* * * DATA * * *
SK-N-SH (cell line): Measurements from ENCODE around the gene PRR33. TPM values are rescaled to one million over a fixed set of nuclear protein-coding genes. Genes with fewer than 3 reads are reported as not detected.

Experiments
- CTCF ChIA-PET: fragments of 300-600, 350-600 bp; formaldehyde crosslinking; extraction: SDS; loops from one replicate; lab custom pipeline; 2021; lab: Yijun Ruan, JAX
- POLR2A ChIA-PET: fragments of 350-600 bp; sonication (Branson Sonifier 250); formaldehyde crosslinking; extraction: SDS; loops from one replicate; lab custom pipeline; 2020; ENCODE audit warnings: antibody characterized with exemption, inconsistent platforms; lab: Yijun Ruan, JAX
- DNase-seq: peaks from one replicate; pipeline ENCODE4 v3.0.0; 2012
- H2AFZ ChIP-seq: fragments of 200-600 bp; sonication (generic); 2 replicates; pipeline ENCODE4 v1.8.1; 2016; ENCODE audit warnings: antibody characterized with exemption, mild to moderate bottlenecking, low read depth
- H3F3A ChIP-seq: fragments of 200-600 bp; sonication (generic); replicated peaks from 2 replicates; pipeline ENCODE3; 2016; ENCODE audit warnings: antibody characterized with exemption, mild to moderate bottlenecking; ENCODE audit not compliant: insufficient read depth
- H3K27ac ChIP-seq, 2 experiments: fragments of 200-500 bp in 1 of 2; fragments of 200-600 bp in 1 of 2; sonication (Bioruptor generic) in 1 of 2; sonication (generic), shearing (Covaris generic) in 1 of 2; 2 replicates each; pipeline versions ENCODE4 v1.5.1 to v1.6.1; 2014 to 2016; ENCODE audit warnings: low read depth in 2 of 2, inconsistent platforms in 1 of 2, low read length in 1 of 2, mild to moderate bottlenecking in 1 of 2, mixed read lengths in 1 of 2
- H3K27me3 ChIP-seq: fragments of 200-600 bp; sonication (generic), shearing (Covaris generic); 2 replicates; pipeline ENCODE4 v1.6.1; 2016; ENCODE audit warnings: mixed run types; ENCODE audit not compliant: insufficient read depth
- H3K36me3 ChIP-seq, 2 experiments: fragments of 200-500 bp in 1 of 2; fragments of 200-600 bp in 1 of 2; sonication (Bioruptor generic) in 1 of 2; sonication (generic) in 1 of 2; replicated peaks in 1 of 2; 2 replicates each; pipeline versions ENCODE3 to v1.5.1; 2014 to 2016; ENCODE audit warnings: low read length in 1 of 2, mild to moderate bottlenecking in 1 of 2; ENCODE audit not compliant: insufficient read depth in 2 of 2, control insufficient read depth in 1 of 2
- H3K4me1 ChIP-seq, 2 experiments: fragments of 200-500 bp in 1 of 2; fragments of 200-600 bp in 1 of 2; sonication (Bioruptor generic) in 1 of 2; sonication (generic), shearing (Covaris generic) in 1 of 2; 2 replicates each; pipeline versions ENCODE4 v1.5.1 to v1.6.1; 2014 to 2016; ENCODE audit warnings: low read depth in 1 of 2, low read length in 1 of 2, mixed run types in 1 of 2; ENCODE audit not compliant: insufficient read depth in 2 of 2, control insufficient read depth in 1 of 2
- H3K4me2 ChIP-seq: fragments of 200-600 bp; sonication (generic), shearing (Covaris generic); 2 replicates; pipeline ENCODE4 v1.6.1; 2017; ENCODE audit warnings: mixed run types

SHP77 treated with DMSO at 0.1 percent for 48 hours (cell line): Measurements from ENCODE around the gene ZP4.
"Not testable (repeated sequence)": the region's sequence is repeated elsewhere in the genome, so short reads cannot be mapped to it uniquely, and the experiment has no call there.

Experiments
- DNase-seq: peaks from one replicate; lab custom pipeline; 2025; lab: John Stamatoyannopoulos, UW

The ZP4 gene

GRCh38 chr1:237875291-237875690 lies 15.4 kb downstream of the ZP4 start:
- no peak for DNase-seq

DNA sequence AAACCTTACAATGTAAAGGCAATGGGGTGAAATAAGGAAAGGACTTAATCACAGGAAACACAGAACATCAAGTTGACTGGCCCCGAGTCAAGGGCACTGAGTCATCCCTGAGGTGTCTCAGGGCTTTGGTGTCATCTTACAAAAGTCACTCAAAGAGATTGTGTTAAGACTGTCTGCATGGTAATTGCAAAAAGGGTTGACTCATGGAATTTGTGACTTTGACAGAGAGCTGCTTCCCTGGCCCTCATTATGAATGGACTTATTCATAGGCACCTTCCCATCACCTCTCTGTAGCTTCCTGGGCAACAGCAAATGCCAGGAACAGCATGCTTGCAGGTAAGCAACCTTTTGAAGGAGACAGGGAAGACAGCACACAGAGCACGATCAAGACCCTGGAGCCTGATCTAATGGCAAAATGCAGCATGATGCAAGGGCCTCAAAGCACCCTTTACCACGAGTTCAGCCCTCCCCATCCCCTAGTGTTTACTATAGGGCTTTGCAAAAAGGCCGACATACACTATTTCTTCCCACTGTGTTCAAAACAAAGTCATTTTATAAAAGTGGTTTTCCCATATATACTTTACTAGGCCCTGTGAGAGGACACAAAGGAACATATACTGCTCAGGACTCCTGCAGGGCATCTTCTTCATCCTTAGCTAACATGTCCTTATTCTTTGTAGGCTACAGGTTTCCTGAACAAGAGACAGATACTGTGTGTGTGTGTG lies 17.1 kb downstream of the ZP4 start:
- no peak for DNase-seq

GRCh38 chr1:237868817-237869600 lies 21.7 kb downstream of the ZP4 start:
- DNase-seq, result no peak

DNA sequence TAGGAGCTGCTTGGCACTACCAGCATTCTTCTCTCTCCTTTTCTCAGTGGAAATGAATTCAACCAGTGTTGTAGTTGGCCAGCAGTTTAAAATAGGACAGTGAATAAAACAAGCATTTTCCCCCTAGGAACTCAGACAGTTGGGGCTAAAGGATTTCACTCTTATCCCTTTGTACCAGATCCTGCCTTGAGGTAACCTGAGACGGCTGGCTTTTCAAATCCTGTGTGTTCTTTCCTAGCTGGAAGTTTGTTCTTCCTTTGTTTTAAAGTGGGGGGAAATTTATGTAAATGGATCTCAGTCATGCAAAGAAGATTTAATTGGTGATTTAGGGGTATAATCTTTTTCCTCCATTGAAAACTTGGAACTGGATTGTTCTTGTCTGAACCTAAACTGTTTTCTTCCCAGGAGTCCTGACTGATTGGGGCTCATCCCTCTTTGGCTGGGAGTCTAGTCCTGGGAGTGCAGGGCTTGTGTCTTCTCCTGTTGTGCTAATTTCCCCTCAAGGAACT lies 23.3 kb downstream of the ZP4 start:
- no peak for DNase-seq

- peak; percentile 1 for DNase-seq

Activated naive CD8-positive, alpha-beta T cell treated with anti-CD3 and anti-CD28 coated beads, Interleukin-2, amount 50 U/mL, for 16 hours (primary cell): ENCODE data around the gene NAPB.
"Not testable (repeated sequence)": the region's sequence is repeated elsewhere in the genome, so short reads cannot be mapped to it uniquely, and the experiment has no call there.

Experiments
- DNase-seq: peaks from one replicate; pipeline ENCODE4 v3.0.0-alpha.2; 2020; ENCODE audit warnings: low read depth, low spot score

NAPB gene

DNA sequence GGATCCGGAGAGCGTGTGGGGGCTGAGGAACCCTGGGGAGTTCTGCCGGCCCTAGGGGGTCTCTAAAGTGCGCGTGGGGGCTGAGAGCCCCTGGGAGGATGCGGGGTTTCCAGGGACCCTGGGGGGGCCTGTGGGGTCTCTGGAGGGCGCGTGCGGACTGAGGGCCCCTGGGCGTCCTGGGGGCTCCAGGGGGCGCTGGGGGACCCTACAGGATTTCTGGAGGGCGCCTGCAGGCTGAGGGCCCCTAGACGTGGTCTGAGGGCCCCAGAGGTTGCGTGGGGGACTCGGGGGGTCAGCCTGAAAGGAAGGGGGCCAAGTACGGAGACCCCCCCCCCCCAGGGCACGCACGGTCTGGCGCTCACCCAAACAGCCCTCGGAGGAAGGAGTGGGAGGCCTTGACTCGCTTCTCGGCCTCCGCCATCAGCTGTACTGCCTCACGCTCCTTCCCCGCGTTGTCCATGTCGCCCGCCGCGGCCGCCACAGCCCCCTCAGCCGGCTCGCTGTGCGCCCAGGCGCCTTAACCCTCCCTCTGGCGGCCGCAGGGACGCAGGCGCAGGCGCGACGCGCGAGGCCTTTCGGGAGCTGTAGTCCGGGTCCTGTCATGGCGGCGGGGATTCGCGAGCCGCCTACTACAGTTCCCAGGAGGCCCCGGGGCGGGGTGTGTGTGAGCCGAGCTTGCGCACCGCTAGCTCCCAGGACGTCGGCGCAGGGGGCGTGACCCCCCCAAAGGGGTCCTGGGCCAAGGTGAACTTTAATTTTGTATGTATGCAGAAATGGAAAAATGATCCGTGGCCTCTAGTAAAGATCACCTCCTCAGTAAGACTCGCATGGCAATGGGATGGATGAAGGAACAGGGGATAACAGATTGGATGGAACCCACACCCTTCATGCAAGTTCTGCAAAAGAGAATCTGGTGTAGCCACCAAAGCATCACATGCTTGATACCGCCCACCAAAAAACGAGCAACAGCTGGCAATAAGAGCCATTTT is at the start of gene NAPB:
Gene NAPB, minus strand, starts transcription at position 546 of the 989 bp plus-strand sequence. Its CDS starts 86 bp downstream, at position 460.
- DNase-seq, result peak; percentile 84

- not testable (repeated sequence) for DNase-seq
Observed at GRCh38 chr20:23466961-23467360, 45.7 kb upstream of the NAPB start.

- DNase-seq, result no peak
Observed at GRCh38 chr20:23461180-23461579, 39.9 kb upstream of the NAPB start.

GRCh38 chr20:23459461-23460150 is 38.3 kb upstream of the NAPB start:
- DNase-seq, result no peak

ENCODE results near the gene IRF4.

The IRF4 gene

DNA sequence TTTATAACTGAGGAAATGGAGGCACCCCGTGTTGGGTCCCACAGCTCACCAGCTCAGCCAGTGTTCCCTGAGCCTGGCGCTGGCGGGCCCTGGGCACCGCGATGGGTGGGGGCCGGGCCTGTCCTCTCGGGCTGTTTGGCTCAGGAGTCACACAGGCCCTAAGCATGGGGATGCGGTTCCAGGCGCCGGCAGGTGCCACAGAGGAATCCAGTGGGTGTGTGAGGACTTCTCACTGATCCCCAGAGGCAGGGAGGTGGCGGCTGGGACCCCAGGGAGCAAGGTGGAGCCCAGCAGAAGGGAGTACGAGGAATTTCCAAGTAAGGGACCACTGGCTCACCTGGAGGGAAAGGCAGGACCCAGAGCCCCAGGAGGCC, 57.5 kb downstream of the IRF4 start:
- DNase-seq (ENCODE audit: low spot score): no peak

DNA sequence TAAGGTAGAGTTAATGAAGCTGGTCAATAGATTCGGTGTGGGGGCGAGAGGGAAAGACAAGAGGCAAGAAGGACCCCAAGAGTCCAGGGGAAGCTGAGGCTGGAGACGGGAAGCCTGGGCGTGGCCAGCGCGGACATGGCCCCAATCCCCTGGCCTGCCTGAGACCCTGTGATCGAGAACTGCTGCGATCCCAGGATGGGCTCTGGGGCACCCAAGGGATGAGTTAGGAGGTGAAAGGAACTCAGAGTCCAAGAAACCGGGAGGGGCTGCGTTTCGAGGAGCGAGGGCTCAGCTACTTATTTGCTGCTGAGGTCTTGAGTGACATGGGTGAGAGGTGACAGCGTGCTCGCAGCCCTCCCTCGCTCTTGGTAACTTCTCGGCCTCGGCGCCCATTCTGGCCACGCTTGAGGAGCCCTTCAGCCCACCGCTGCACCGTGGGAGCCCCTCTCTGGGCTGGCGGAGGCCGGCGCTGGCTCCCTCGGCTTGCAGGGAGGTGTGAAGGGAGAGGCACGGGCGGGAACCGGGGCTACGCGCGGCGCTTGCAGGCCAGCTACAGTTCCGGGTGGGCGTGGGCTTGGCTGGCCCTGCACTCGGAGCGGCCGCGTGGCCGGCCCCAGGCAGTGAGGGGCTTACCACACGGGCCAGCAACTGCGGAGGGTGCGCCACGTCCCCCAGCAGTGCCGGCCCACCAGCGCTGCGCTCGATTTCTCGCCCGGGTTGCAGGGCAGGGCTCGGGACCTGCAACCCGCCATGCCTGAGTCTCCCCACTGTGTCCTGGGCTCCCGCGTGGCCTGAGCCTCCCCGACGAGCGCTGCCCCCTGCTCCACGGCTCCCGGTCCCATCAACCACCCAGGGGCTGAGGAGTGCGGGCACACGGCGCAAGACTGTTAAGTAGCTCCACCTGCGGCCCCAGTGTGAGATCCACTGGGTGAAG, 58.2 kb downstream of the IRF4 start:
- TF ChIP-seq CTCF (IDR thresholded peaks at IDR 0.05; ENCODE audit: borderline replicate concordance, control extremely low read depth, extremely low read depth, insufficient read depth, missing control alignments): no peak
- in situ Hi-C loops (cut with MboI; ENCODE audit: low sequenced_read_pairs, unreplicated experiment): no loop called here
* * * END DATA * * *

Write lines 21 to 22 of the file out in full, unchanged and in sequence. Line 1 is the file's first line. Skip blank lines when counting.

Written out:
- no peak for DNase-seq

GRCh38 chr1:237868817-237869600 lies 21.7 kb downstream of the ZP4 start: